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Sphenopalatine Ganglion Block in Endoscopic Sinus Surgery

Abhijit Kumar*, Sarada Sreenath, Nibha N Kumar

Objectives: The aim of this study was to find the effect of sphenopalatine ganglion block given via greater palatine foramen in managing intraoperative bleeding, postoperative pain and its effect on functional outcome and postoperative adverse effects in Functional Endoscopic Sinus Surgery (FESS). Methods: In this prospective study, a total of 60 consenting patients posted for FESS for chronic sinusitis were selected and randomised into two groups. Group A received sphenopalatine ganglion block via greater palatine foramen and group B did not. Intraoperative surgical field visibility was measured by Average Category Scale by Fromm and Boezaart. Postoperatively those with pain score more than 4 in VAS were given diclofenac injection. Functional outcome was measured by SNOT 22.Results: There was no significant difference in age and sex distribution of patients in both groups. Preoperative SNOT scores were comparable in both groups. There was improvement noted in surgical field in block group compared to non- block group. Significantly lesser requirement of postoperative analgesics was noted in this study with p value <.01. Postoperatively functional outcome with SNOT22 scores significantly improved in both groups compared to preoperative SNOT 22 scores. Better improvement was seen in block (A) group. Mean postoperative SNOT22 score in group B (14.3) was significantly higher than that in group A (5.2). Number of adverse effects reported in both groups was comparable. Conclusion: Intraoperative bleeding which reduces surgical field visibility and postoperative pain which results in excessive use of analgesics are common problems faced by endoscopic sinus surgeons. In this study, addition of sphenopalatine ganglion block to general anesthesia was tried in FESS to overcome these problems and to improve the outcome. This study showed a significantly reduced need for postoperative analgesics with use of SPG block. Patients who received SPG block showed better improvement in functional outcome and comparable occurrence of adverse effects with the no block recipients. Even though there was improvement in surgical field in SPG block group, we couldn’t establish a statistically significant outcome.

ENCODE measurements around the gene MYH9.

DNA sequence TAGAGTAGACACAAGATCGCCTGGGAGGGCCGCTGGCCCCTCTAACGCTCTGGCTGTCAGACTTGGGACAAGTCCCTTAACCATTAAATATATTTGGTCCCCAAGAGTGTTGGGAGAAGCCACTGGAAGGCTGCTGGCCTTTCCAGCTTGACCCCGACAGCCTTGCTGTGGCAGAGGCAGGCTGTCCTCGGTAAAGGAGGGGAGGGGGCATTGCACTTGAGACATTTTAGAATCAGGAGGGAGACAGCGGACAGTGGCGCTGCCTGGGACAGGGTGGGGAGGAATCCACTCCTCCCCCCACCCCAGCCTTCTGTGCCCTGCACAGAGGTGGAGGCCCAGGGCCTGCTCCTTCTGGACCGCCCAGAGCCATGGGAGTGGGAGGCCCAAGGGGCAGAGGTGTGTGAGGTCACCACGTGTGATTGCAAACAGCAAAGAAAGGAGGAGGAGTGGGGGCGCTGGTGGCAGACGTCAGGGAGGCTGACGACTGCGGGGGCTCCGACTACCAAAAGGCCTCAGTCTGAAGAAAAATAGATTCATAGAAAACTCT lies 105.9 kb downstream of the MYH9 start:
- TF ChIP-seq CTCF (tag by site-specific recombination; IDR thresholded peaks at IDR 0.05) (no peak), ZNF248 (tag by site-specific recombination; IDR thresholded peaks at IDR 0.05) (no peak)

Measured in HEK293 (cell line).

Published Date: 2021-05-17; Received Date: 2021-05-04